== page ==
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Student Achievement and University Classes: Effects of Attendance, Size, Peers, and Teachers

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Author Info

  • Martins, Pedro S.

    ()
    (Queen Mary, University of London)

  • Walker, Ian

    ()
    (Lancaster University)

Abstract

We examine the empirical determinants of student achievement in higher education, focusing our attention on its small-group teaching component (classes or seminars) and on the role of attendance, number of students per class, peers, and tutors. The empirical analysis is based on longitudinal administrative data from a major undergraduate program where students are allocated to class groups in a systematic way, but one which is plausibly uncorrelated with ability. Although, in simple specifications, we find positive returns to attendance and sizeable differences in the effectiveness of teaching assistants, most effects are not significant in specifications that include student fixed effects. We conclude that unobserved heterogeneity amongst students, even in an institution that imposes rigorous admission criteria and so has little observable heterogeneity, is apparently much more important than observable variation in inputs in explaining student outcomes.

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Bibliographic Info

Paper provided by Institute for the Study of Labor (IZA) in its series IZA Discussion Papers with number 2490.

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Length: 29 pages
Date of creation: Dec 2006
Date of revision:
Handle: RePEc:iza:izadps:dp2490

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Keywords: education production functions; attendance; class size; peer effects;

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References

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  1. Mary A. Burke & Tim R. Sass, 2006. "Classroom Peer Effects and Student Achievement," Working Papers wp2006_02_02, Department of Economics, Florida State University.
  2. Manski, Charles F, 1993. "Identification of Endogenous Social Effects: The Reflection Problem," Review of Economic Studies, Wiley Blackwell, vol. 60(3), pages 531-42, July.
  3. Jacob M. Markman & Eric A. Hanushek & John F. Kain & Steven G. Rivkin, 2003. "Does peer ability affect student achievement?," Journal of Applied Econometrics, John Wiley & Sons, Ltd., vol. 18(5), pages 527-544.
  4. Alan B. Krueger, 1999. "Experimental Estimates Of Education Production Functions," The Quarterly Journal of Economics, MIT Press, vol. 114(2), pages 497-532, May.
  5. Luca Stanca, 2006. "The Effects of Attendance on Academic Performance: Panel Data Evidence for Introductory Microeconomics," The Journal of Economic Education, Taylor & Francis Journals, vol. 37(3), pages 251-266, July.
  6. Gordon Winston & David Zimmerman, 2004. "Peer Effects in Higher Education," NBER Chapters, in: College Choices: The Economics of Where to Go, When to Go, and How to Pay For It, pages 395-424 National Bureau of Economic Research, Inc.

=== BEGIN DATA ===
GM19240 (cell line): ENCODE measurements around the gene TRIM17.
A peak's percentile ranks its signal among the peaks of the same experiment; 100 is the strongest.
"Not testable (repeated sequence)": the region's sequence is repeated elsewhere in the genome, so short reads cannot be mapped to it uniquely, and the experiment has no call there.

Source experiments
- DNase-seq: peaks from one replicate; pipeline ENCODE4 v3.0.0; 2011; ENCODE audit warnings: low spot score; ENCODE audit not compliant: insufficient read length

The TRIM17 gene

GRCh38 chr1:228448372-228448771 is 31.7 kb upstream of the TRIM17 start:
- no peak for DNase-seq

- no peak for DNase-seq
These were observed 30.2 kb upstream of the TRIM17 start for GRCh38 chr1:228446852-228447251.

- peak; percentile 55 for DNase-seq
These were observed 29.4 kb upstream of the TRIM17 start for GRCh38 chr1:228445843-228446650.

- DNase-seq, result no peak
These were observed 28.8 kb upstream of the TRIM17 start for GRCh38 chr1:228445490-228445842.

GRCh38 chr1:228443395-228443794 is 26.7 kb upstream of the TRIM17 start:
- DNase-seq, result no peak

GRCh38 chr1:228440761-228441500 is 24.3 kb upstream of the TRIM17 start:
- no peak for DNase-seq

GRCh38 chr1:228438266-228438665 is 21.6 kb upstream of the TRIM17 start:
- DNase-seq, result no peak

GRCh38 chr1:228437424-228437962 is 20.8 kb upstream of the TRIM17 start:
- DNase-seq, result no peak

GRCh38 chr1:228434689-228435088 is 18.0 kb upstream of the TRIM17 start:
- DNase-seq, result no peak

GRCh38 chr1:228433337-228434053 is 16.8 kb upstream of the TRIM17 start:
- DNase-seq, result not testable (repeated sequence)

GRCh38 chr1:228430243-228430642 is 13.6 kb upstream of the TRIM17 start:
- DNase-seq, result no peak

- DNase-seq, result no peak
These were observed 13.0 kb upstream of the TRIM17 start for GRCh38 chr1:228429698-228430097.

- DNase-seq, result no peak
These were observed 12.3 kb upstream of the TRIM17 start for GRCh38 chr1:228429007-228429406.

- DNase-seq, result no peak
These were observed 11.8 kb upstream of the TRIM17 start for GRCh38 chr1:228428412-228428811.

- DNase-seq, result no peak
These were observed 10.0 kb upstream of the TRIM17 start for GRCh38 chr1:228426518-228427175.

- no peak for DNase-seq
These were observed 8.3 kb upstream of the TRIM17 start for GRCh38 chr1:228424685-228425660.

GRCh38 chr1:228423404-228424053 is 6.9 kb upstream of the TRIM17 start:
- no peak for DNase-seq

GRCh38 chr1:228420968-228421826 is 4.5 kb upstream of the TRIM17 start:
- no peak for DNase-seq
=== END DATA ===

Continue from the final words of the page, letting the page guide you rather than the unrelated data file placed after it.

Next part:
7. Bruce Sacerdote, 2000. "Peer Effects with Random Assignment: Results for Dartmouth Roommates," NBER Working Papers 7469, National Bureau of Economic Research, Inc.
  8. Abowd, J.M. & Kramarz, F. & Margolis, D.N., 1995. "High-Wage Workers and High-Wage Firms," Cahiers de recherche 9503, Centre interuniversitaire de recherche en économie quantitative, CIREQ.
  9. Edward P. Lazear, 1999. "Educational Production," NBER Working Papers 7349, National Bureau of Economic Research, Inc.
  10. Caroline Hoxby, 2000. "Peer Effects in the Classroom: Learning from Gender and Race Variation," NBER Working Papers 7867, National Bureau of Economic Research, Inc.
  11. Petra E. Todd & Kenneth I. Wolpin, 2003. "On The Specification and Estimation of The Production Function for Cognitive Achievement," Economic Journal, Royal Economic Society, vol. 113(485), pages F3-F33, February.
  12. Evans, William N & Oates, Wallace E & Schwab, Robert M, 1992. "Measuring Peer Group Effects: A Study of Teenage Behavior," Journal of Political Economy, University of Chicago Press, vol. 100(5), pages 966-91, October.
  13. Durden, Garey C & Ellis, Larry V, 1995. "The Effects of Attendance on Student Learning in Principles of Economics," American Economic Review, American Economic Association, vol. 85(2), pages 343-46, May.
  14. Peter Arcidiacono & Sean Nicholson, 2002. "Peer Effects in Medical School," NBER Working Papers 9025, National Bureau of Economic Research, Inc.
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Cited by:
  1. Frederick van der Ploeg & Reinhilde Veugelers, 2007. "Higher Education Reform and the Renewed Lisbon Strategy: Role of Member States and the European Commission," CESifo Working Paper Series 1901, CESifo Group Munich.
  2. Liam Delaney & Colm Harmon & Martin Ryan, 2011. "The Role of Noncognitive Traits in Undergraduate Study Behaviours," Working Papers 201132, Geary Institute, University College Dublin.
  3. Oriana Bandiera & Valentino Larcinese & Imran Rasul, 2010. "Heterogeneous Class Size Effects: New Evidence from a Panel of University Students," Economic Journal, Royal Economic Society, vol. 120(549), pages 1365-1398, December.
  4. Stephen L. Ross, 2009. "Social Interactions within Cities: Neighborhood Environments and Peer Relationships," Working papers 2009-31, University of Connecticut, Department of Economics.
  5. K T Soo, 2009. "Estimating the production function of university students," Working Papers 600466, Lancaster University Management School, Economics Department.
  6. Steven Brint and Allison M. Cantwell, 2011. "ACADEMIC DISCIPLINES AND THE UNDERGRADUATE EXPERIENCE: Rethinking Bok’s “Underachieving Colleges†Thesis," University of California at Berkeley, Center for Studies in Higher Education qt83q89897, Center for Studies in Higher Education, UC Berkeley.

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